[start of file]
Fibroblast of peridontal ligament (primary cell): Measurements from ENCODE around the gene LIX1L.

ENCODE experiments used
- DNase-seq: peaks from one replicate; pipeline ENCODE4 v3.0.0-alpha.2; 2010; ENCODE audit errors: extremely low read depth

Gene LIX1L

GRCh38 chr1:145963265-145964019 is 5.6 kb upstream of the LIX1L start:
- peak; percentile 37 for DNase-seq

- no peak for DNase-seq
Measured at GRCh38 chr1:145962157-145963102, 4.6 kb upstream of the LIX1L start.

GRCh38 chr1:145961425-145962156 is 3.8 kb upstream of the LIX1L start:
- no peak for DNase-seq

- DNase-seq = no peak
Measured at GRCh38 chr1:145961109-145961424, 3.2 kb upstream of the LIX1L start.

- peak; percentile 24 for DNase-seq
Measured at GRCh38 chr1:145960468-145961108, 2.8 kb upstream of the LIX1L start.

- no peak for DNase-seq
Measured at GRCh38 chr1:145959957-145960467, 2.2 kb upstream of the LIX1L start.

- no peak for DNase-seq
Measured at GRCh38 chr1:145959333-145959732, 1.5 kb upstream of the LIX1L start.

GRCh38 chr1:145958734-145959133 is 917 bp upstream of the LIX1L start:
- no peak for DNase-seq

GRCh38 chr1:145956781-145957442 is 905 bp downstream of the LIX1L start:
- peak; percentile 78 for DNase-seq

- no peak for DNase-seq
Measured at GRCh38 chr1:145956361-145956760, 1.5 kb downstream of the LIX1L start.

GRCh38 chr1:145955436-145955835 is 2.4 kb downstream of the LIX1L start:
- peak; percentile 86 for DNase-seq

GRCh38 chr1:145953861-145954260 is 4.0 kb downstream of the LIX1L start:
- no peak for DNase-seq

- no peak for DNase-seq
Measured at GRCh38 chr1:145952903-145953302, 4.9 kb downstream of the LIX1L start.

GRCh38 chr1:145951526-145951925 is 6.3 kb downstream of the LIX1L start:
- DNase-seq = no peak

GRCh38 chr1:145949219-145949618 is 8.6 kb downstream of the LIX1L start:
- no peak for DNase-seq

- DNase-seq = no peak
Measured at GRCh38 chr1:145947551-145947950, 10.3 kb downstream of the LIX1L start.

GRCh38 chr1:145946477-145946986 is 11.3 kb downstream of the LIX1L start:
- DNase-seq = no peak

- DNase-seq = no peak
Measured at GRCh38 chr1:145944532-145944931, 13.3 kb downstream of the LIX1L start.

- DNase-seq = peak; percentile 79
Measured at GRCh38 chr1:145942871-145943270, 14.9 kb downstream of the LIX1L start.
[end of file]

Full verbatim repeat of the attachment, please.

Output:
Fibroblast of peridontal ligament (primary cell): Measurements from ENCODE around the gene LIX1L.

ENCODE experiments used
- DNase-seq: peaks from one replicate; pipeline ENCODE4 v3.0.0-alpha.2; 2010; ENCODE audit errors: extremely low read depth

Gene LIX1L

GRCh38 chr1:145963265-145964019 is 5.6 kb upstream of the LIX1L start:
- peak; percentile 37 for DNase-seq

- no peak for DNase-seq
Measured at GRCh38 chr1:145962157-145963102, 4.6 kb upstream of the LIX1L start.

GRCh38 chr1:145961425-145962156 is 3.8 kb upstream of the LIX1L start:
- no peak for DNase-seq

- DNase-seq = no peak
Measured at GRCh38 chr1:145961109-145961424, 3.2 kb upstream of the LIX1L start.

- peak; percentile 24 for DNase-seq
Measured at GRCh38 chr1:145960468-145961108, 2.8 kb upstream of the LIX1L start.

- no peak for DNase-seq
Measured at GRCh38 chr1:145959957-145960467, 2.2 kb upstream of the LIX1L start.

- no peak for DNase-seq
Measured at GRCh38 chr1:145959333-145959732, 1.5 kb upstream of the LIX1L start.

GRCh38 chr1:145958734-145959133 is 917 bp upstream of the LIX1L start:
- no peak for DNase-seq

GRCh38 chr1:145956781-145957442 is 905 bp downstream of the LIX1L start:
- peak; percentile 78 for DNase-seq

- no peak for DNase-seq
Measured at GRCh38 chr1:145956361-145956760, 1.5 kb downstream of the LIX1L start.

GRCh38 chr1:145955436-145955835 is 2.4 kb downstream of the LIX1L start:
- peak; percentile 86 for DNase-seq

GRCh38 chr1:145953861-145954260 is 4.0 kb downstream of the LIX1L start:
- no peak for DNase-seq

- no peak for DNase-seq
Measured at GRCh38 chr1:145952903-145953302, 4.9 kb downstream of the LIX1L start.

GRCh38 chr1:145951526-145951925 is 6.3 kb downstream of the LIX1L start:
- DNase-seq = no peak

GRCh38 chr1:145949219-145949618 is 8.6 kb downstream of the LIX1L start:
- no peak for DNase-seq

- DNase-seq = no peak
Measured at GRCh38 chr1:145947551-145947950, 10.3 kb downstream of the LIX1L start.

GRCh38 chr1:145946477-145946986 is 11.3 kb downstream of the LIX1L start:
- DNase-seq = no peak

- DNase-seq = no peak
Measured at GRCh38 chr1:145944532-145944931, 13.3 kb downstream of the LIX1L start.

- DNase-seq = peak; percentile 79
Measured at GRCh38 chr1:145942871-145943270, 14.9 kb downstream of the LIX1L start.